How do you say this word? → refuse


I was recently visiting dear friends in NYC. I’d originally met them in Nairobi but now they call New York home. We were having a wonderful evening on the rooftop patio of their new apartment in Brooklyn.


We’d taken the ferry over from Manhattan to discover their little oasis. The breeze off the East River whispered through the tall grasses planted on their rooftop garden. We were indulging our palates with salmon from home, beer & my partner’s beloved extra aged Gouda cheese.


As we left the patio to go back to their apartment, my friend, a non-native English speaker, commented on this sign we passed.


So how do you say that word again?


Does your pronunciation rhyme with shoes & the words means to deny or not accept.   Or does it rhyme with chartreuse & means waste or garbage?


My friend thought it meant the former & wondered what a room for denying or not accepting would be for.


Tangent: the mind boggles at the opportunities – a place to:

  • practice saying no, setting kind but firm boundaries
  • stomp your feet & act out your inner two year old on a bad day
  • practice tricky workplace negotiations
  • imagine scenarios of what would have happened if you’d said no to x, y or z


Your perspective depends on your culture including your language, where you are in the world, your literacy level, your context, your mood & even your last meal.


Say what?!


Yes when you last ate can completely affect your perspective.


In a study of roughly 5000 Israeli parole hearing cases, the ‘strongest predictor of a judge’s decision was how many hours it had been since the judge’s had eaten a meal,’ says Robert Sapolsky in a recent NPR TED radio hour called ‘How much agency do we have over our behavior?’


In other words how hungry or sated the judges were had a huge impact on whether they granted the prisoner parole or not. It was the biggest factor in their decision, yet they were completely unaware of it affecting their decisions.


Robert Sapolsky says ‘when we put people in positions of making moral judgments about behaviour, we see the more emotional parts of brain activate before the [logical, rational] cortical parts.’  He goes on to say that ‘free will is the biology that hasn’t been discovered yet.’


Putting it another way we have waaayyyy less agency than we think.


So are we victims of our biology? Should we throw our hands into the air in exasperation (or into a bag of cookies & indulge)? Do we despair our lack of control?


Nope – not at all. Rather it’s a time to enlarge your heart & your perspective.


Because we all want to belong, we all want to make a contribution here’s to holding people accountable AND recognizing the hidden currents that may be affecting others behaviour such as mental health, poverty, racism, sexism, & yes, hunger.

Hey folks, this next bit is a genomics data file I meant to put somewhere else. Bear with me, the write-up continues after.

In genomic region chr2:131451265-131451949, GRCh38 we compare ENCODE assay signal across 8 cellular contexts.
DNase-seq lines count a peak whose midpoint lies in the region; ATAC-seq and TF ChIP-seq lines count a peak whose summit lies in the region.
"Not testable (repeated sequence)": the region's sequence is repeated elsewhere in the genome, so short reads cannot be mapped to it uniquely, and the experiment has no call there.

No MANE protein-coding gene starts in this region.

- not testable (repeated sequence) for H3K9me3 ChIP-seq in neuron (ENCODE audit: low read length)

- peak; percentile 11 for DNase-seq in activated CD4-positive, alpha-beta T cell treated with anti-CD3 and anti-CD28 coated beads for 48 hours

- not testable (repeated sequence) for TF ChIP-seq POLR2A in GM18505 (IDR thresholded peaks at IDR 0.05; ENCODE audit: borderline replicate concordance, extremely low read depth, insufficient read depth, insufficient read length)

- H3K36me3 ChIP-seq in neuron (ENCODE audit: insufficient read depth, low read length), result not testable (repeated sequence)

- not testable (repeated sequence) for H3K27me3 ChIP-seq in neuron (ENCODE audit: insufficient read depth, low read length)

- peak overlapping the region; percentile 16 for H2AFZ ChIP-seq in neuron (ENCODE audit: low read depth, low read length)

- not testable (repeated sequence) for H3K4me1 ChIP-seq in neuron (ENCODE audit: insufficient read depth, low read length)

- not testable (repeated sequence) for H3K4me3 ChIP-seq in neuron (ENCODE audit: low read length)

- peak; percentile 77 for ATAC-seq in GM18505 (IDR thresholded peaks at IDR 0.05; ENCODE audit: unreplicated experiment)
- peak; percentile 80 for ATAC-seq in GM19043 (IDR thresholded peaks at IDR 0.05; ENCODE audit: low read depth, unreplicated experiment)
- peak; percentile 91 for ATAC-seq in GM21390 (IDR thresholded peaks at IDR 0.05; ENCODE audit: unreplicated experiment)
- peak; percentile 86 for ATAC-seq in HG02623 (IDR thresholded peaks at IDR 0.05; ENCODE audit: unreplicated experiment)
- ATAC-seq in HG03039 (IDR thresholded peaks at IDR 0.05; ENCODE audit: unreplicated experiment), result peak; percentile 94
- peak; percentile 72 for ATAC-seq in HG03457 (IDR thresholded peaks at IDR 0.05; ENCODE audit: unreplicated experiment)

After all a hungry belly has no ears ~ Greek saying.


As a learning & development expert (aka training) I always make a point of asking clients if the participants I’ll be working with have any access or inclusion issues. I want to know if there anything that they know of that will affect the participants’ learning.


Here are some of the responses I’ve received over the years:


  • one person had just come back to work after being on leave because they’d been kidnapped
  • one person had just returned to work after having brain surgery
  • some groups need specific times to pray
  • some want lots of physical activity while some want none (one was very specific that there be no jumping)
  • some have had issues with incarceration, abuse, addiction, gender based violence etc.
  • one group was going through a huge change process & were stressed to the max
  • one group had experienced a massive mistake that cost the lives of several people
  • while another had members who’d survived a terrorist attack


Of course not all groups I work with have such significant access & inclusion issues but I always take for granted that at least one person in the group has issues with trauma, mental health, poverty, racism, sexism etc.


I don’t need to know who’s gone through what.

I just know that people bring their whole, complicated, messy, beautiful selves to the training & it’s my job to make them as comfortable as possible so everyone can lean in to the learning.


So tomĀto or tomĂt0, refuse (rhymes with shoes & means to deny or not accept) or refuse (rhymes with chartreuse & means waste or garbage) our perspective is affected by more than we can know. This has a big affect on access & inclusion issues – how accessible learning is & how included people feel for example.


Go feed your belly so your ears are open & in turn, widen your perspective.


Take action now:

  • What are some access & inclusion issues you’ve noticed & how do they affect your perspective? Hit reply & let me know.

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